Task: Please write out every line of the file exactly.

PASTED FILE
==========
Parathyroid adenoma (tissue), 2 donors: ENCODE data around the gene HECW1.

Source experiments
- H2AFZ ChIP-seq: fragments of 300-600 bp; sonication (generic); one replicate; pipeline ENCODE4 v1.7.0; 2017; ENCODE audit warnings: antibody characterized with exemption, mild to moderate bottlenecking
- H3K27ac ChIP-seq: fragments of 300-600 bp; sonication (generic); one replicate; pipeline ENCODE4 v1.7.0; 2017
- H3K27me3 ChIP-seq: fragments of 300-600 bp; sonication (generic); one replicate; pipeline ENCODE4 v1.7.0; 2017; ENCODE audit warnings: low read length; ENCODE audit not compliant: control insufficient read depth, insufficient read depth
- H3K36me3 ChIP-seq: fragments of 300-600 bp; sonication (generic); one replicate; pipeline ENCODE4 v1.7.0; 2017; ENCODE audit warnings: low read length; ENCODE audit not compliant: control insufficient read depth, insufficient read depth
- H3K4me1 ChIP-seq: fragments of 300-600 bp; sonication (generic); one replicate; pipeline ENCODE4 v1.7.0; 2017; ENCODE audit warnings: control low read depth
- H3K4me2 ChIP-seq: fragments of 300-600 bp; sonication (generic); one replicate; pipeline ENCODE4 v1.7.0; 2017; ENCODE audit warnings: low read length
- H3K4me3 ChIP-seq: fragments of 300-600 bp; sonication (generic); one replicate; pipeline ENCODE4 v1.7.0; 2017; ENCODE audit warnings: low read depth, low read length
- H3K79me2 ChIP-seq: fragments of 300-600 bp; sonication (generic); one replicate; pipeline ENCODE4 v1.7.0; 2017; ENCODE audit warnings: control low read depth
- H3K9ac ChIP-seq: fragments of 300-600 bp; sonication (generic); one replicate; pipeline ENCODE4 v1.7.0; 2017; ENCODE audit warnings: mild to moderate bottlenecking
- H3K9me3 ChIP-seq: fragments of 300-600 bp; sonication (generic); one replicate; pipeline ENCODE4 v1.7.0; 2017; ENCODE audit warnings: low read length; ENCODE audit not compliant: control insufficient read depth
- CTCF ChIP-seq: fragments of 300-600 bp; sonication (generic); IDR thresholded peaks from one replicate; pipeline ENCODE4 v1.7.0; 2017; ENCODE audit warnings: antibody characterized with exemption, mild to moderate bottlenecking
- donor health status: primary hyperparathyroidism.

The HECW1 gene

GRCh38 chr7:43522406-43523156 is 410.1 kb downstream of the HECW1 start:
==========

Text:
Parathyroid adenoma (tissue), 2 donors: ENCODE data around the gene HECW1.

Source experiments
- H2AFZ ChIP-seq: fragments of 300-600 bp; sonication (generic); one replicate; pipeline ENCODE4 v1.7.0; 2017; ENCODE audit warnings: antibody characterized with exemption, mild to moderate bottlenecking
- H3K27ac ChIP-seq: fragments of 300-600 bp; sonication (generic); one replicate; pipeline ENCODE4 v1.7.0; 2017
- H3K27me3 ChIP-seq: fragments of 300-600 bp; sonication (generic); one replicate; pipeline ENCODE4 v1.7.0; 2017; ENCODE audit warnings: low read length; ENCODE audit not compliant: control insufficient read depth, insufficient read depth
- H3K36me3 ChIP-seq: fragments of 300-600 bp; sonication (generic); one replicate; pipeline ENCODE4 v1.7.0; 2017; ENCODE audit warnings: low read length; ENCODE audit not compliant: control insufficient read depth, insufficient read depth
- H3K4me1 ChIP-seq: fragments of 300-600 bp; sonication (generic); one replicate; pipeline ENCODE4 v1.7.0; 2017; ENCODE audit warnings: control low read depth
- H3K4me2 ChIP-seq: fragments of 300-600 bp; sonication (generic); one replicate; pipeline ENCODE4 v1.7.0; 2017; ENCODE audit warnings: low read length
- H3K4me3 ChIP-seq: fragments of 300-600 bp; sonication (generic); one replicate; pipeline ENCODE4 v1.7.0; 2017; ENCODE audit warnings: low read depth, low read length
- H3K79me2 ChIP-seq: fragments of 300-600 bp; sonication (generic); one replicate; pipeline ENCODE4 v1.7.0; 2017; ENCODE audit warnings: control low read depth
- H3K9ac ChIP-seq: fragments of 300-600 bp; sonication (generic); one replicate; pipeline ENCODE4 v1.7.0; 2017; ENCODE audit warnings: mild to moderate bottlenecking
- H3K9me3 ChIP-seq: fragments of 300-600 bp; sonication (generic); one replicate; pipeline ENCODE4 v1.7.0; 2017; ENCODE audit warnings: low read length; ENCODE audit not compliant: control insufficient read depth
- CTCF ChIP-seq: fragments of 300-600 bp; sonication (generic); IDR thresholded peaks from one replicate; pipeline ENCODE4 v1.7.0; 2017; ENCODE audit warnings: antibody characterized with exemption, mild to moderate bottlenecking
- donor health status: primary hyperparathyroidism.

The HECW1 gene

GRCh38 chr7:43522406-43523156 is 410.1 kb downstream of the HECW1 start: